• Irrigate before the frost or freeze to ensure there is proper moisture in the soil root zone, however make sure irrigation is stopped early enough to allow time for leaves to dry in order to avoid ice forming on them.
    •  Please Note: Do not irrigate during a freeze. This practice is beneficial in nurseries and citrus groves only because they are equipped to water non-stop until the ice is melted. If not done properly, this practice can prolong the amount of time that plants are subjected to the harsh, cold temperatures.
  • Cover cold-sensitive plants with blankets or boxes but NOT plastic. Be sure to remove the covering as soon as the temperatures begin to warm up.
  • Do not mow turf that is frozen, and keep the lawn mowed high. This can reduce cold injury in a number of ways. First, it will promote a deeper root system, which will provide greater stress tolerance. In addition, higher mowing heights can create a warmer micro-environment due to the extra canopy cover provided by the longer leaf tissue.
  •  Avoid foot traffic or vehicular traffic on frozen turf as this can increase damage.

For more tips and information, click here or contact us at 1-888-2MASSEY (262-7739).

Keep Rodents Out During the Winter Months

After an unseasonably warm fall, even Southern climates are beginning to experience cooler weather. As temperatures fall, squirrels, rats, mice and even larger rodents such as raccoons will be looking for a warm place to take refuge. Many will be looking for a way to enter your home, garage or attic. Massey Services offers the following tips to keep rodents out during the winter months:

  • AC conduitMake sure the underside of the flashing that covers the air conditioning conduits to the attic is sealed. This is one of the most common residential entry points for rodents in the Southeastern states.
  • Check the edges of the garage door to make sure there are no gaps or openings.
  • Seal off openings around pipes with sheet metal or concrete.
  • Block all possible rodent entry points such as the bottom of doors, pipe entry holes, ventilation pipes, roof vents and eave vents.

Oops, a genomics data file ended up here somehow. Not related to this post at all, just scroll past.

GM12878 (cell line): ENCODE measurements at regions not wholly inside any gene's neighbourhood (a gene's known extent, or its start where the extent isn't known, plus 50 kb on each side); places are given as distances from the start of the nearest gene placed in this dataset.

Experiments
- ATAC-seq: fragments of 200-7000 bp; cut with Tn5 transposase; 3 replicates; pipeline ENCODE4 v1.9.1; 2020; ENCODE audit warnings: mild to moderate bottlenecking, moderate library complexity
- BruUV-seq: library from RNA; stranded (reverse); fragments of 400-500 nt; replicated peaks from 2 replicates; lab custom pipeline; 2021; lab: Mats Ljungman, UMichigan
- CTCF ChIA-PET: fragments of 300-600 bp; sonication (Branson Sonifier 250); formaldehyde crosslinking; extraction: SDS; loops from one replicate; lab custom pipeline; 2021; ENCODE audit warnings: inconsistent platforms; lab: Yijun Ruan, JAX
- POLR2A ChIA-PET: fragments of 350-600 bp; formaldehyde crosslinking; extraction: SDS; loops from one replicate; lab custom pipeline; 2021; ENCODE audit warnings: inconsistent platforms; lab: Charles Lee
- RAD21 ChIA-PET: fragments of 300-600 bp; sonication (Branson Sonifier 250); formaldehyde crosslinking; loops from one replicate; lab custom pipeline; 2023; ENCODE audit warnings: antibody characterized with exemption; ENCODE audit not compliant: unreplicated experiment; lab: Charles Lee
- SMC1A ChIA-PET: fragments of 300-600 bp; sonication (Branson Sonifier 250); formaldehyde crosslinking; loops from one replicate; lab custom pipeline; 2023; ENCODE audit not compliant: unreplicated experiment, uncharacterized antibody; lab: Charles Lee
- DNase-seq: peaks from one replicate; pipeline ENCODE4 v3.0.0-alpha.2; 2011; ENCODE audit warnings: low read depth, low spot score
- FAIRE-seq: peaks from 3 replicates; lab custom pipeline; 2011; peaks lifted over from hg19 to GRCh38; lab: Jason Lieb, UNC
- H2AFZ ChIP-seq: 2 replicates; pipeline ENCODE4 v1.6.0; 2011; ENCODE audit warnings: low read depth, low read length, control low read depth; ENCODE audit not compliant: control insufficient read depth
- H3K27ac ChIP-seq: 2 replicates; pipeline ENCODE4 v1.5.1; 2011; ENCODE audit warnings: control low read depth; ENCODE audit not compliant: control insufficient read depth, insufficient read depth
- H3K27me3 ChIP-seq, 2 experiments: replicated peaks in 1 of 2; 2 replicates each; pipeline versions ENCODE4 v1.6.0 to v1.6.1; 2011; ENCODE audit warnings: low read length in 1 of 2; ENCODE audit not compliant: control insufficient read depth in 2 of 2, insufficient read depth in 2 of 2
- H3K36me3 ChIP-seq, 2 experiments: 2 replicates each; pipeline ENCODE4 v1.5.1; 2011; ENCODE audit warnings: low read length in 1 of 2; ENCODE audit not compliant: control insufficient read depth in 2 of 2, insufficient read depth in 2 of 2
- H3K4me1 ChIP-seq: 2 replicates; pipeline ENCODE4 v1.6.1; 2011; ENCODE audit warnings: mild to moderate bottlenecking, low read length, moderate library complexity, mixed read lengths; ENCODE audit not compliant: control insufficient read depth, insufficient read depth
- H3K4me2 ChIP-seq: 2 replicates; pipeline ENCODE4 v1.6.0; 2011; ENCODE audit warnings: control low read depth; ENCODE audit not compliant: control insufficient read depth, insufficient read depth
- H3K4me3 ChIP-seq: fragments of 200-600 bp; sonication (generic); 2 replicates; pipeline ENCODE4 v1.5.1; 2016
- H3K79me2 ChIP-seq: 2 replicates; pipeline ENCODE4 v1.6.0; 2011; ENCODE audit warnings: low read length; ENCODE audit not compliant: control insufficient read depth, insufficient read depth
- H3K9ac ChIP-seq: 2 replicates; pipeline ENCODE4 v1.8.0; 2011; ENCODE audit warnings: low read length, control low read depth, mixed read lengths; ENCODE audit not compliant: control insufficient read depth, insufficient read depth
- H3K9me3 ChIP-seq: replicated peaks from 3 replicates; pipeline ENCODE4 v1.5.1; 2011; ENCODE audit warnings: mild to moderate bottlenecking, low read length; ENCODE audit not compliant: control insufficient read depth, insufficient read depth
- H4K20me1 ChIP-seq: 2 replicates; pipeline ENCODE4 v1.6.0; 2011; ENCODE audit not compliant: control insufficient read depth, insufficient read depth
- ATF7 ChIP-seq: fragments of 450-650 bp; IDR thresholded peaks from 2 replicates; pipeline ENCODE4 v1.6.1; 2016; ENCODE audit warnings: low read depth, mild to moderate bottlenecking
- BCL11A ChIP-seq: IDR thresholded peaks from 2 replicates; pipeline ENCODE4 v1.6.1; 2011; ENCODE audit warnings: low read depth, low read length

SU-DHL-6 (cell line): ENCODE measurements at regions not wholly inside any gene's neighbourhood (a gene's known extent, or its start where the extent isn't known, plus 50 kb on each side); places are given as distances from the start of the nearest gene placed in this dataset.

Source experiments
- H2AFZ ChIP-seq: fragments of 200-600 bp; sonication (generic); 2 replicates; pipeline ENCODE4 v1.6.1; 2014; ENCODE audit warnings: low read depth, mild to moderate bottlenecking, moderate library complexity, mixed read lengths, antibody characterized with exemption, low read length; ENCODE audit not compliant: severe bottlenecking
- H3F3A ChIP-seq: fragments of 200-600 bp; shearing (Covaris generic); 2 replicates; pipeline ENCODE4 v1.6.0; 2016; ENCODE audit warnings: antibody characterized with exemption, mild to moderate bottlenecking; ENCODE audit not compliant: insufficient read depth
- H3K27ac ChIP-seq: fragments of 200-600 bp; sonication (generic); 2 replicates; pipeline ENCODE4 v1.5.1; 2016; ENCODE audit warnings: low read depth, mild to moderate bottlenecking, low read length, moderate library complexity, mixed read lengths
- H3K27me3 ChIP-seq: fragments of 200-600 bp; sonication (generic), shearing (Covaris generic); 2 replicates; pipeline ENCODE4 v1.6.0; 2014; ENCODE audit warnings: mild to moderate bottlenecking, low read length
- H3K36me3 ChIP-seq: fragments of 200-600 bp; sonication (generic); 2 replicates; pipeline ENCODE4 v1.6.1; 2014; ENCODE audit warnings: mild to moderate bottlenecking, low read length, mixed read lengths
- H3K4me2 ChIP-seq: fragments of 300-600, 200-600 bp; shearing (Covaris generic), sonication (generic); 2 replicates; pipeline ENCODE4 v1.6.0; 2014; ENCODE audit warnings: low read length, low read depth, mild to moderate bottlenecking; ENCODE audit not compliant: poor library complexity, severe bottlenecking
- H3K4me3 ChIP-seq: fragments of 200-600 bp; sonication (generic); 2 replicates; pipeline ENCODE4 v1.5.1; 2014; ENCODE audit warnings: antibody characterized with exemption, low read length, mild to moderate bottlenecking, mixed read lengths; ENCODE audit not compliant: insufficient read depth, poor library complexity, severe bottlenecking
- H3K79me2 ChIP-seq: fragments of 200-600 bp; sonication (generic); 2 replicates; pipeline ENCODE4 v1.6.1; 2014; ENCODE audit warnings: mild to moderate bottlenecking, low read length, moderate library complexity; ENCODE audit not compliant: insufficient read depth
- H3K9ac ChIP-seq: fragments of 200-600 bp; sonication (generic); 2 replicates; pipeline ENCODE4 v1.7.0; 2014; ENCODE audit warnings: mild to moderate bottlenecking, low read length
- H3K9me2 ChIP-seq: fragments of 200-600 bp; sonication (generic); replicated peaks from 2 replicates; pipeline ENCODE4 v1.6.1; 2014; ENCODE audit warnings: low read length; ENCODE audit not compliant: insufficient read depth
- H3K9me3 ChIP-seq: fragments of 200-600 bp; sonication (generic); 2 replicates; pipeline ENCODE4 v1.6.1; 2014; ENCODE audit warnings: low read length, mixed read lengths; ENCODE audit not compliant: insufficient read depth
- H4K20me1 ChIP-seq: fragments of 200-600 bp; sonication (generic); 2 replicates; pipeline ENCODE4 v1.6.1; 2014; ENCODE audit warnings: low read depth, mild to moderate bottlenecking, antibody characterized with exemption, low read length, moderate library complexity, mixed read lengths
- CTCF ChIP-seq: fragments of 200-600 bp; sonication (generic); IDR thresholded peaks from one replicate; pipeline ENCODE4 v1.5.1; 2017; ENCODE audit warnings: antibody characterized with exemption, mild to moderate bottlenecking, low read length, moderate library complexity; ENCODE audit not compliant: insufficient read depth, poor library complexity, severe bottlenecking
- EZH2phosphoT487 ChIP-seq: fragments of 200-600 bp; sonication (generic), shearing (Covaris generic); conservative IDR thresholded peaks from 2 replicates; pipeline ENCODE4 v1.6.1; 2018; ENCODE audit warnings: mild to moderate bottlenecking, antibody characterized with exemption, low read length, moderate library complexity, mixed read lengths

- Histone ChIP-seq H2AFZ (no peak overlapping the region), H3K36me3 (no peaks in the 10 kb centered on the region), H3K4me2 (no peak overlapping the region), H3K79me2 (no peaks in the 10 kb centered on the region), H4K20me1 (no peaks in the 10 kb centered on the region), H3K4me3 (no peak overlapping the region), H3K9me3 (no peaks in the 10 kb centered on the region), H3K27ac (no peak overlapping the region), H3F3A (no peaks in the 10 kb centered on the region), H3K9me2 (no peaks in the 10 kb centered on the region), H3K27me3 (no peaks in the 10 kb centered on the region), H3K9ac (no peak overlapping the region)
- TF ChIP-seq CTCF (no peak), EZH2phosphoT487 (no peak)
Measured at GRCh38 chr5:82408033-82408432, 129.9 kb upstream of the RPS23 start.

• Pick up any trash or debris around the outside of your home that could provide a shelter for rodents.
  • Rodents are always on the lookout for food. Keep garbage cans sealed and eliminate any areas of standing water. Do not leave open food items out including pet food.

Rodents can squeeze through any opening their heads can fit through. For mice that can be an opening as small as ¼ inch. Eliminating all possible entry points is key to keeping rodents out.

For more information on preventing rodents from entering your home, contact Massey Services for a free inspection.

Prevent Silverfish From Eating Your Paper Treasures

While bringing down and storing your holiday decorations, you may have stirred up silverfish that have taken up residence in your attic. These soft, scaly, silver-colored pests nibble on the edges of many types of paper and paper products, book bindings and wallpaper. They also eat cereals, wheat flour and starch in clothes and linens. It’s important to prevent silverfish from damaging your paper treasures and invading your favorite starchy food products.

Silverfish are quite common in almost every attic, but will generally stay within dark, protected areas under the insulation and behind the walls rather than come out into an air conditioned home. After shuffling boxes stored in the attic, you may start to notice these soft, wiggly creatures inside your garage and home.

Silverfish belong to what is thought to be one of the most primitive of living insect orders. They are characterized by the three long tail-like appendages arising from the tip of the abdomen, which is responsible for the group’s common name – bristletails. They have chewing mouthparts, long antennae and a body that is nearly always covered with scales.

There are a variety of silverfish species, but when it comes to meals, they all have similar feeding habits. These insects will roam a distance in search of food, but once they have found a satisfactory source, they remain close to it — a good reason to prevent them from gaining access to your paper treasures.

These pests are extremely resistant to starvation and may be kept alive without food and water for weeks. In an experiment performed inside a laboratory, it was found that when kept inside a glass jar, one adult out of 20 survived for 307 days without food.

Silverfish tend to breed in bookcases, storage boxes and linen closets. They thrive in moist, hot areas such as attics and crawl spaces.

Massey Services recommends the following steps to prevent silverfish: